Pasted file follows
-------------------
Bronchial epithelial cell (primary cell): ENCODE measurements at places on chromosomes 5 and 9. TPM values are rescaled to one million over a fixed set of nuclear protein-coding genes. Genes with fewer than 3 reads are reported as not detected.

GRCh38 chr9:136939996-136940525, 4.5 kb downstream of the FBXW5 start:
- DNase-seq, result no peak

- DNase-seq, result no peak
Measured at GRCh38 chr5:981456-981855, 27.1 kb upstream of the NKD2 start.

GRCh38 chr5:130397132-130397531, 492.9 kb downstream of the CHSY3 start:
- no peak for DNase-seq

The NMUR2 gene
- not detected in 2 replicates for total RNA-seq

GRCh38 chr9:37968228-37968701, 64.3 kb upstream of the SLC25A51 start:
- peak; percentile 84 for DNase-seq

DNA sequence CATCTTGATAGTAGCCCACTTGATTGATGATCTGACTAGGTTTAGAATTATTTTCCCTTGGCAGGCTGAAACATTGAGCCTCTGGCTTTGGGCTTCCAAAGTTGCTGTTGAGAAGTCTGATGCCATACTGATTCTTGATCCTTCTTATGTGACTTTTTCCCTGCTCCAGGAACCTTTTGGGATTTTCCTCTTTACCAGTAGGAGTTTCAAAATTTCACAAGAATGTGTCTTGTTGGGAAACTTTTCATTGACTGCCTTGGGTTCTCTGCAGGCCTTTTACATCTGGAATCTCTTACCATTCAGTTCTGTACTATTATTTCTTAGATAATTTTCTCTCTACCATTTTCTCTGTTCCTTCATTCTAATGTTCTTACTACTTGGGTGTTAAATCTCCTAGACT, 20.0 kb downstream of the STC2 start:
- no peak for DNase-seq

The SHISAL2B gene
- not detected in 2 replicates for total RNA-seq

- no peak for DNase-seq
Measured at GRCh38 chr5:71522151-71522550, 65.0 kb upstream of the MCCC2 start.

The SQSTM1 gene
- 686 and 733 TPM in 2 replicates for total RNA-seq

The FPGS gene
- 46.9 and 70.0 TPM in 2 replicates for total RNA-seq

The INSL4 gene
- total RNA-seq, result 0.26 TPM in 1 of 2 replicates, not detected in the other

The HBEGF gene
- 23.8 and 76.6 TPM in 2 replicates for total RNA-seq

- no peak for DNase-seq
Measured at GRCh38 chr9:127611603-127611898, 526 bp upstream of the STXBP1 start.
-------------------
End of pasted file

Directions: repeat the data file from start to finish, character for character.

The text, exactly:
Bronchial epithelial cell (primary cell): ENCODE measurements at places on chromosomes 5 and 9. TPM values are rescaled to one million over a fixed set of nuclear protein-coding genes. Genes with fewer than 3 reads are reported as not detected.

GRCh38 chr9:136939996-136940525, 4.5 kb downstream of the FBXW5 start:
- DNase-seq, result no peak

- DNase-seq, result no peak
Measured at GRCh38 chr5:981456-981855, 27.1 kb upstream of the NKD2 start.

GRCh38 chr5:130397132-130397531, 492.9 kb downstream of the CHSY3 start:
- no peak for DNase-seq

The NMUR2 gene
- not detected in 2 replicates for total RNA-seq

GRCh38 chr9:37968228-37968701, 64.3 kb upstream of the SLC25A51 start:
- peak; percentile 84 for DNase-seq

DNA sequence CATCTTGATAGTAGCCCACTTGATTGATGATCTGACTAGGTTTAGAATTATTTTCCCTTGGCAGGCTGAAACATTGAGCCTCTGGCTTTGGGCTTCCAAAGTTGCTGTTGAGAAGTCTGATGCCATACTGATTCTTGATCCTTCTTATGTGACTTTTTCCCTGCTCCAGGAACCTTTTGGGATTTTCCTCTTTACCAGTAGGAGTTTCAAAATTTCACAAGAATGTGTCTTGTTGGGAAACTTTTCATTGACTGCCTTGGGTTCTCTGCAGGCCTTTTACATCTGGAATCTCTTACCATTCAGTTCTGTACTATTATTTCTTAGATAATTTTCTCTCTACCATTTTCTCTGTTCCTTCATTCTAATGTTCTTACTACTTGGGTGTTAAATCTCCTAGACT, 20.0 kb downstream of the STC2 start:
- no peak for DNase-seq

The SHISAL2B gene
- not detected in 2 replicates for total RNA-seq

- no peak for DNase-seq
Measured at GRCh38 chr5:71522151-71522550, 65.0 kb upstream of the MCCC2 start.

The SQSTM1 gene
- 686 and 733 TPM in 2 replicates for total RNA-seq

The FPGS gene
- 46.9 and 70.0 TPM in 2 replicates for total RNA-seq

The INSL4 gene
- total RNA-seq, result 0.26 TPM in 1 of 2 replicates, not detected in the other

The HBEGF gene
- 23.8 and 76.6 TPM in 2 replicates for total RNA-seq

- no peak for DNase-seq
Measured at GRCh38 chr9:127611603-127611898, 526 bp upstream of the STXBP1 start.